Operation Jaguar - South America
In Bolivia, Suriname and Guyana, more jaguars are being poached than ever before.
We train rangers and authorities to detect and prosecute wildlife crime.
Jaguars are the biggest felines in the Americas. Although they are a protected species, in countries such as Bolivia, Suriname and Guyana, we have seen increasing incidents of jaguars being poached for their skin, fangs, and other body parts. These are then used for jewelry, ornaments or "medicinal" paste.
Seizure data shows a significant rise in jaguar trafficking since 2012, and we are seeing see more often that jaguar body parts and products are being sold openly—on the side of the road or online.
Additionally, overseas and domestic investors in many South American countries have set up huge projects for agriculture, mining, highway construction, and other infrastructure. This has given poachers easier access to natural areas and jaguar habitats which were previously cut off from the civilized world.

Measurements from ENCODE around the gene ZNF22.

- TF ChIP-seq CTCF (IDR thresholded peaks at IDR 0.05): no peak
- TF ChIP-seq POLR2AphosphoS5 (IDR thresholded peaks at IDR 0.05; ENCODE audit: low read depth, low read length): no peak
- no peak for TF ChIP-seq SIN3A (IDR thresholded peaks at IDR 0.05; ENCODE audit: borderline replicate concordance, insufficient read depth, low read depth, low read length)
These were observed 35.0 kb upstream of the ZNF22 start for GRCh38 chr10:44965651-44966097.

Operation Jaguar is a joint project of IUCN NL, IFAW and Earth League International and is made possible by the Dutch Postcode Lottery. We want to put an end to poaching and the illegal trade in jaguar parts, so that this apex predator can continue to fulfill its vital role in the ecosystem. To achieve this, we are working on the following interventions:
- Collecting and analysing information
- Improving protection of jaguar habitats
- Professionalising law enforcement systems
- Mobilising the public and politicians
At IFAW, we focus on reinforcing the various branches of law enforcement in Bolivia, Suriname and Guyana. We train rangers in collecting and documenting valid evidence, local authorities in detecting wildlife crime, and the courts in formulating indictments and building solid cases. This way, we can make sure wildlife criminals are brought to justice to further prevent the poaching of the most iconic species of the Americas.